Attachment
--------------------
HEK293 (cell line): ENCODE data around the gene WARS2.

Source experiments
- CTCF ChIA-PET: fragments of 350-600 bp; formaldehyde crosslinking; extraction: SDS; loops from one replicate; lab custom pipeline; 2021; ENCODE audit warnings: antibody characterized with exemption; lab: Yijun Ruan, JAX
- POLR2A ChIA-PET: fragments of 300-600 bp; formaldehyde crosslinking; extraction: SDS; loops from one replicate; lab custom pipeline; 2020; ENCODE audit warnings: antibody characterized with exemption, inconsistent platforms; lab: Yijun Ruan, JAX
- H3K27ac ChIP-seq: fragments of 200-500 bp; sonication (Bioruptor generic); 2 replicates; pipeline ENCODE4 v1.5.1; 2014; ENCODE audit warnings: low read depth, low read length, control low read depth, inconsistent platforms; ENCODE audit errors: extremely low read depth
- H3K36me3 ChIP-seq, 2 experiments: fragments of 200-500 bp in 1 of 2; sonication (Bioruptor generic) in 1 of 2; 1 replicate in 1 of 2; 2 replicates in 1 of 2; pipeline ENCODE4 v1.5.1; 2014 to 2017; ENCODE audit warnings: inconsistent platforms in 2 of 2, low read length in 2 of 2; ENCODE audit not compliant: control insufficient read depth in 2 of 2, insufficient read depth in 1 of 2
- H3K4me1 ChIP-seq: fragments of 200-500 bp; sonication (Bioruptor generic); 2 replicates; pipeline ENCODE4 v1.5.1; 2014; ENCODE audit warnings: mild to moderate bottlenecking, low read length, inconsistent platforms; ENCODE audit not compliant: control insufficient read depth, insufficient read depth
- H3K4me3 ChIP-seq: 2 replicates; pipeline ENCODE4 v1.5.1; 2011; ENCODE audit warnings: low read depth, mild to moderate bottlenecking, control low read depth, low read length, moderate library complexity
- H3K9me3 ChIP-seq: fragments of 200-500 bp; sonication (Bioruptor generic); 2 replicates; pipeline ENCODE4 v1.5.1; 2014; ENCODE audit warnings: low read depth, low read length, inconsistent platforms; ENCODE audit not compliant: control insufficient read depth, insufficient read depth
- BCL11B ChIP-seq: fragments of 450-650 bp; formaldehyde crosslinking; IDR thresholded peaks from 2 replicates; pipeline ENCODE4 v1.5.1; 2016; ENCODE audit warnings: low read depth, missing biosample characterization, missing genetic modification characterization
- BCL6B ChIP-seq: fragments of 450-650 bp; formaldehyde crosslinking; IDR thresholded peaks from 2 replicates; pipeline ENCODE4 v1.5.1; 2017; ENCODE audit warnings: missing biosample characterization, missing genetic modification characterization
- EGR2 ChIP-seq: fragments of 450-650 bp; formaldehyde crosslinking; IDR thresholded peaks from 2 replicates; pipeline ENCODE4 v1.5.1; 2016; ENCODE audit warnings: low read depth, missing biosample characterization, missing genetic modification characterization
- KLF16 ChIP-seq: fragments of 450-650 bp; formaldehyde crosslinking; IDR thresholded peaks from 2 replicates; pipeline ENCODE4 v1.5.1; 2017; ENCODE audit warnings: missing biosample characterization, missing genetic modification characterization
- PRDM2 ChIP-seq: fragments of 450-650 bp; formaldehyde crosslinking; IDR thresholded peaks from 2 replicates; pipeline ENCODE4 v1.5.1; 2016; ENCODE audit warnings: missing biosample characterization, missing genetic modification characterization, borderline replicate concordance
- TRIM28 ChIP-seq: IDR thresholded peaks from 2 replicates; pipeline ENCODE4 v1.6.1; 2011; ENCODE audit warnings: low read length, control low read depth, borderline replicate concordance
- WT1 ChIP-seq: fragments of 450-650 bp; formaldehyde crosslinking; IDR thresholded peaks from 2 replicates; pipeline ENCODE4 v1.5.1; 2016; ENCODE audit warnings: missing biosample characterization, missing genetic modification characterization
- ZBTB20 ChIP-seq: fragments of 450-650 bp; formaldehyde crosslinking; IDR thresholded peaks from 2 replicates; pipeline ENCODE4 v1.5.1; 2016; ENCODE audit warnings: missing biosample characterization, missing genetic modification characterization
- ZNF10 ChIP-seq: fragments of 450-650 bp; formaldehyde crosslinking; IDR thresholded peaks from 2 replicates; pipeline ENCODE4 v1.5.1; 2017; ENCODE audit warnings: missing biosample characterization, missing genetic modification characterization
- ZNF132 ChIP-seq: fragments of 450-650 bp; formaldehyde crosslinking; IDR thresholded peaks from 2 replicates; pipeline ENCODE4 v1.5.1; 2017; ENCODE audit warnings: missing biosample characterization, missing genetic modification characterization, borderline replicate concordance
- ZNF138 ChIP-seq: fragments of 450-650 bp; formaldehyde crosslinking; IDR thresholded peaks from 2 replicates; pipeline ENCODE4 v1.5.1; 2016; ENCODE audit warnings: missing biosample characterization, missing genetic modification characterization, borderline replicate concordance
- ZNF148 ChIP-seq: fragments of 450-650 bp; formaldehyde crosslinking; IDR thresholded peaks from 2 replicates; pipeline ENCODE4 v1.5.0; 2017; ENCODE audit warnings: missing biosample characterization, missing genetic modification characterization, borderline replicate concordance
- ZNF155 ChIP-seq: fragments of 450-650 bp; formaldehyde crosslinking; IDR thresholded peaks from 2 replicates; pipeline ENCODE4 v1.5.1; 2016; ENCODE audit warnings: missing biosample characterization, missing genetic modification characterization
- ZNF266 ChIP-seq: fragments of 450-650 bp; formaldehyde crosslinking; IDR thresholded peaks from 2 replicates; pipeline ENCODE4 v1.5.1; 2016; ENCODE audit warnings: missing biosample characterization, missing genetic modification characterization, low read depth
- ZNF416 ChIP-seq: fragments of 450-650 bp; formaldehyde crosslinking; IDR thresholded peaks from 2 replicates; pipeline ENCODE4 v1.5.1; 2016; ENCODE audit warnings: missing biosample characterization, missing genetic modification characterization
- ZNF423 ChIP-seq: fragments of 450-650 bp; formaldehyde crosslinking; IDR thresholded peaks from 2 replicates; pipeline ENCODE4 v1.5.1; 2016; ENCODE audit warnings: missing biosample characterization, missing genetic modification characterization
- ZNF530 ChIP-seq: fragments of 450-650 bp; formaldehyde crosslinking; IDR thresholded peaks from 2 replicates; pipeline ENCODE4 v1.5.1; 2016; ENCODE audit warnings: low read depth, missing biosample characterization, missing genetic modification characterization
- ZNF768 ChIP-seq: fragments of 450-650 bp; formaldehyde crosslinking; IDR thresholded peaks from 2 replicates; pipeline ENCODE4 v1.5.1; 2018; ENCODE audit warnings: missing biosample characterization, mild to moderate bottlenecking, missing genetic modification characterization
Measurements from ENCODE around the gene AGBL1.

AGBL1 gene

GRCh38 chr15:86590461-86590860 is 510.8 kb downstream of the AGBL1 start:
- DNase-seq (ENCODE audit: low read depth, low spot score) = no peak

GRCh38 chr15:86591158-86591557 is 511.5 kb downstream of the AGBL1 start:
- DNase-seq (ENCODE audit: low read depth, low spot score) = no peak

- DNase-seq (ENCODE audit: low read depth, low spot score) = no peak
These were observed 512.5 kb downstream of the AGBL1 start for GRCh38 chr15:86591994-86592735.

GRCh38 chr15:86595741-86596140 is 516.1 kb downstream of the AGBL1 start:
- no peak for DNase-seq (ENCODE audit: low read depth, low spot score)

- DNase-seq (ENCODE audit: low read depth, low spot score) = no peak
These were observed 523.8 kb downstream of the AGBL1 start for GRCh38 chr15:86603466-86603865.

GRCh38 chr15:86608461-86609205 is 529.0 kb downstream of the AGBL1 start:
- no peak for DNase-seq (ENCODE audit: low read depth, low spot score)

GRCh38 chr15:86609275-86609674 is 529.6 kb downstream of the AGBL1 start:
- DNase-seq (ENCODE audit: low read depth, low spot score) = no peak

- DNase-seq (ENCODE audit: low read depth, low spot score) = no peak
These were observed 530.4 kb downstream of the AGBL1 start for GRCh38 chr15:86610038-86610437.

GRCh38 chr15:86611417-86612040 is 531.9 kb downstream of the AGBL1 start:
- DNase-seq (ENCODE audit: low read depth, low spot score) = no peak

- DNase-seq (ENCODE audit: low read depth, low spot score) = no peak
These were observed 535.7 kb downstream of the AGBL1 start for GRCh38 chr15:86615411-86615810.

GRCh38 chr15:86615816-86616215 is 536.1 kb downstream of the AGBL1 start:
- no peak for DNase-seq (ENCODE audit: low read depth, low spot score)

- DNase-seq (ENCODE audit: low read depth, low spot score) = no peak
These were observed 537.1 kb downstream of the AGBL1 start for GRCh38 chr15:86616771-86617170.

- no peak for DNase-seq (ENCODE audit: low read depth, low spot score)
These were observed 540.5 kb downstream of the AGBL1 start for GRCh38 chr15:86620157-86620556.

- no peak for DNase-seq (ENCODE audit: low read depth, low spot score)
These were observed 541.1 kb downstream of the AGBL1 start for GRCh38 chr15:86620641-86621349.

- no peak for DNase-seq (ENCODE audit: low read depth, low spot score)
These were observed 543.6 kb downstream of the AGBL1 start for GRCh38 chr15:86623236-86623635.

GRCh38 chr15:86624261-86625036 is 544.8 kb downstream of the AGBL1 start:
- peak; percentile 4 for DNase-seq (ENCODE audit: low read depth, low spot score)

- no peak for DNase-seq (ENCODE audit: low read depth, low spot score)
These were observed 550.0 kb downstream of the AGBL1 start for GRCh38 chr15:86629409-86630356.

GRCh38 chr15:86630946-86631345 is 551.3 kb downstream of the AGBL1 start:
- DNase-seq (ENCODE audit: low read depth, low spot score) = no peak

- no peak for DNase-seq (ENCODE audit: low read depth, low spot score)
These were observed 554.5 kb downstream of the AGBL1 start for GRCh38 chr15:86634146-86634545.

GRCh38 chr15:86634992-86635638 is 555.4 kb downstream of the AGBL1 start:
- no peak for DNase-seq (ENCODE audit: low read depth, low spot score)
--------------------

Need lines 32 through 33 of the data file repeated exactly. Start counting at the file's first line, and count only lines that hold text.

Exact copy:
GRCh38 chr15:86591158-86591557 is 511.5 kb downstream of the AGBL1 start:
- DNase-seq (ENCODE audit: low read depth, low spot score) = no peak